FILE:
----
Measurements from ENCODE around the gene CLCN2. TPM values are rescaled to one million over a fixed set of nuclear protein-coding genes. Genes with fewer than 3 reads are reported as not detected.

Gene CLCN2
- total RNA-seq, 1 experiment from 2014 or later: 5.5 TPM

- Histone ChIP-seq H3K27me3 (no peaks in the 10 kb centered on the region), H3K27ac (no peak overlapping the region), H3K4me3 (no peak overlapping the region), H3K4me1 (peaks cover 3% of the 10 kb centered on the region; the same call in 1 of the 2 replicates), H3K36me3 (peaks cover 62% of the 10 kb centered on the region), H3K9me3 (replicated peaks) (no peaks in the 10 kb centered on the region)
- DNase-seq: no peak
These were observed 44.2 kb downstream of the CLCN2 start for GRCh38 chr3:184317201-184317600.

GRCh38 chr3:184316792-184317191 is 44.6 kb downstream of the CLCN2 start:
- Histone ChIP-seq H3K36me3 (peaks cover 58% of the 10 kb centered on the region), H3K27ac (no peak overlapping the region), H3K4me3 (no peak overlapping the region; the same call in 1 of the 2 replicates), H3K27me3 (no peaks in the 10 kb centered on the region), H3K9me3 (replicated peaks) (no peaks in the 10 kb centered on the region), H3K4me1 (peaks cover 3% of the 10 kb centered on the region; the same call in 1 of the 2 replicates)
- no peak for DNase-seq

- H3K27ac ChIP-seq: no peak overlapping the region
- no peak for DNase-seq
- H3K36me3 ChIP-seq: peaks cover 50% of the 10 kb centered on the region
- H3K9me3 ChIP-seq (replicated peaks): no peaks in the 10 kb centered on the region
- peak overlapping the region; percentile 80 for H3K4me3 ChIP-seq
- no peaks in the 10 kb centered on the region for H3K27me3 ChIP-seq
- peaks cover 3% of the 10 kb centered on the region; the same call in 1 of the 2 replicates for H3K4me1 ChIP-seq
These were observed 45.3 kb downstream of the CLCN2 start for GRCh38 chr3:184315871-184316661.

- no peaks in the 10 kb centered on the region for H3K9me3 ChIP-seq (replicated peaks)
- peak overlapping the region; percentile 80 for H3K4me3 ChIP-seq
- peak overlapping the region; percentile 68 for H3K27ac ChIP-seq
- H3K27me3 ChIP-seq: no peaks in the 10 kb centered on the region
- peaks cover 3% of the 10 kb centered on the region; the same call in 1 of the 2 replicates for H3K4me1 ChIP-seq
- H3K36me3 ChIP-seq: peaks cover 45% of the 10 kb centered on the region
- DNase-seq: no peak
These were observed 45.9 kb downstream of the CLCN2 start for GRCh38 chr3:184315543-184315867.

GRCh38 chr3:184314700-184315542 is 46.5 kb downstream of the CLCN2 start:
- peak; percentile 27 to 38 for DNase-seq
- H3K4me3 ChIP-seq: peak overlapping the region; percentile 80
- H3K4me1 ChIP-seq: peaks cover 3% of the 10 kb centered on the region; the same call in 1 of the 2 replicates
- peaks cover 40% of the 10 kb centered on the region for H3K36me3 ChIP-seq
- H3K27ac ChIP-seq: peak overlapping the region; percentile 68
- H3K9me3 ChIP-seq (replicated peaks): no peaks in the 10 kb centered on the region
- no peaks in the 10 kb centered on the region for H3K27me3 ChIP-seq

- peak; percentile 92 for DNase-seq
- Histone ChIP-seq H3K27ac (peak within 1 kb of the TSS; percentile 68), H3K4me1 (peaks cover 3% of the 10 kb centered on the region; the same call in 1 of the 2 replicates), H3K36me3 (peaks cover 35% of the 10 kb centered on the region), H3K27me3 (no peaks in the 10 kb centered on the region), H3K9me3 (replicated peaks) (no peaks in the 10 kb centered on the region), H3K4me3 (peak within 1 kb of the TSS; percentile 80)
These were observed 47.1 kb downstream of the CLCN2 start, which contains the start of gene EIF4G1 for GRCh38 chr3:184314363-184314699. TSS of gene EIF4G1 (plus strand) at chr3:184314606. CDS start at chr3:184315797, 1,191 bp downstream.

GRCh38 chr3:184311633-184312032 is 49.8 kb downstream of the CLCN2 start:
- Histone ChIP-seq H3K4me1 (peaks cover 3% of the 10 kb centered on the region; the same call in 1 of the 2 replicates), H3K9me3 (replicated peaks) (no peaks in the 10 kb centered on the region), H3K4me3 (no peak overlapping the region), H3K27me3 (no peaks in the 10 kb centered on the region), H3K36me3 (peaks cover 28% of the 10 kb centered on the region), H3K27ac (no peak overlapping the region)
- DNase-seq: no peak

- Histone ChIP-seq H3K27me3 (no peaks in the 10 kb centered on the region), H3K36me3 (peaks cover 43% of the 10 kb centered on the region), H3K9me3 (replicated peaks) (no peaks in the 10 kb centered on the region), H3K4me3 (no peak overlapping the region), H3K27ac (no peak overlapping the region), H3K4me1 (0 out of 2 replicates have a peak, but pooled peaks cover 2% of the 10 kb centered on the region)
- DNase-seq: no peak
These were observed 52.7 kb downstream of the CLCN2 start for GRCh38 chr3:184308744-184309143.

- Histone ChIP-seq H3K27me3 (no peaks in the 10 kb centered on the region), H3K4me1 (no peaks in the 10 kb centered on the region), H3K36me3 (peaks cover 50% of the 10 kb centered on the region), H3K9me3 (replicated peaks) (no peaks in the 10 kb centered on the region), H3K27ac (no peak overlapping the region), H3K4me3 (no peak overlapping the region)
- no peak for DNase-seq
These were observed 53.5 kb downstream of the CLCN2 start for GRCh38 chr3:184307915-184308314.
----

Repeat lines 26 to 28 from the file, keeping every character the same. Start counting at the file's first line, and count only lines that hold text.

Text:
GRCh38 chr3:184314700-184315542 is 46.5 kb downstream of the CLCN2 start:
- peak; percentile 27 to 38 for DNase-seq
- H3K4me3 ChIP-seq: peak overlapping the region; percentile 80